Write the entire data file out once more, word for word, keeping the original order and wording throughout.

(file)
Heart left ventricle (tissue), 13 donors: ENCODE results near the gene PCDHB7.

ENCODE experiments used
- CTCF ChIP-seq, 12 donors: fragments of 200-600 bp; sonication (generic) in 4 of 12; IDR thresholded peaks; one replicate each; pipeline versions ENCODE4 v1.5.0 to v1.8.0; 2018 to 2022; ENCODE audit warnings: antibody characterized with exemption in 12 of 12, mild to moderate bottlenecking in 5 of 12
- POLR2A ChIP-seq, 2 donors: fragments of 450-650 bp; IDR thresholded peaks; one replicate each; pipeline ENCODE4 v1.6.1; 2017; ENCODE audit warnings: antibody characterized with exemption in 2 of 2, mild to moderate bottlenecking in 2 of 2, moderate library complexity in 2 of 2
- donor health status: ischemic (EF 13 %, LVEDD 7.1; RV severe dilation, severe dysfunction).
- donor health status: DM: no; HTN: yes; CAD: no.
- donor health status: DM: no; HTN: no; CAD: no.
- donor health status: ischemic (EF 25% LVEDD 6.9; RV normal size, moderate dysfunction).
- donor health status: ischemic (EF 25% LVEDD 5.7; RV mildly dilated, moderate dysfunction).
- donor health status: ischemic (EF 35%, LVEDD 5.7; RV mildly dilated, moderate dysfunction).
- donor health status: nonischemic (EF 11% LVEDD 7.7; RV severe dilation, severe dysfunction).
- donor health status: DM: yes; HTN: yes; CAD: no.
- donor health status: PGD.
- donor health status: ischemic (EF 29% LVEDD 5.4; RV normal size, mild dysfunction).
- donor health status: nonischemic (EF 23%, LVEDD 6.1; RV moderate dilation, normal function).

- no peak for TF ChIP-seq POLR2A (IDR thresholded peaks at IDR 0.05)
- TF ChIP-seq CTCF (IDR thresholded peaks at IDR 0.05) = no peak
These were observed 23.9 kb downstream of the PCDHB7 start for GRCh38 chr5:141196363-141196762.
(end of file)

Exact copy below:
Heart left ventricle (tissue), 13 donors: ENCODE results near the gene PCDHB7.

ENCODE experiments used
- CTCF ChIP-seq, 12 donors: fragments of 200-600 bp; sonication (generic) in 4 of 12; IDR thresholded peaks; one replicate each; pipeline versions ENCODE4 v1.5.0 to v1.8.0; 2018 to 2022; ENCODE audit warnings: antibody characterized with exemption in 12 of 12, mild to moderate bottlenecking in 5 of 12
- POLR2A ChIP-seq, 2 donors: fragments of 450-650 bp; IDR thresholded peaks; one replicate each; pipeline ENCODE4 v1.6.1; 2017; ENCODE audit warnings: antibody characterized with exemption in 2 of 2, mild to moderate bottlenecking in 2 of 2, moderate library complexity in 2 of 2
- donor health status: ischemic (EF 13 %, LVEDD 7.1; RV severe dilation, severe dysfunction).
- donor health status: DM: no; HTN: yes; CAD: no.
- donor health status: DM: no; HTN: no; CAD: no.
- donor health status: ischemic (EF 25% LVEDD 6.9; RV normal size, moderate dysfunction).
- donor health status: ischemic (EF 25% LVEDD 5.7; RV mildly dilated, moderate dysfunction).
- donor health status: ischemic (EF 35%, LVEDD 5.7; RV mildly dilated, moderate dysfunction).
- donor health status: nonischemic (EF 11% LVEDD 7.7; RV severe dilation, severe dysfunction).
- donor health status: DM: yes; HTN: yes; CAD: no.
- donor health status: PGD.
- donor health status: ischemic (EF 29% LVEDD 5.4; RV normal size, mild dysfunction).
- donor health status: nonischemic (EF 23%, LVEDD 6.1; RV moderate dilation, normal function).

- no peak for TF ChIP-seq POLR2A (IDR thresholded peaks at IDR 0.05)
- TF ChIP-seq CTCF (IDR thresholded peaks at IDR 0.05) = no peak
These were observed 23.9 kb downstream of the PCDHB7 start for GRCh38 chr5:141196363-141196762.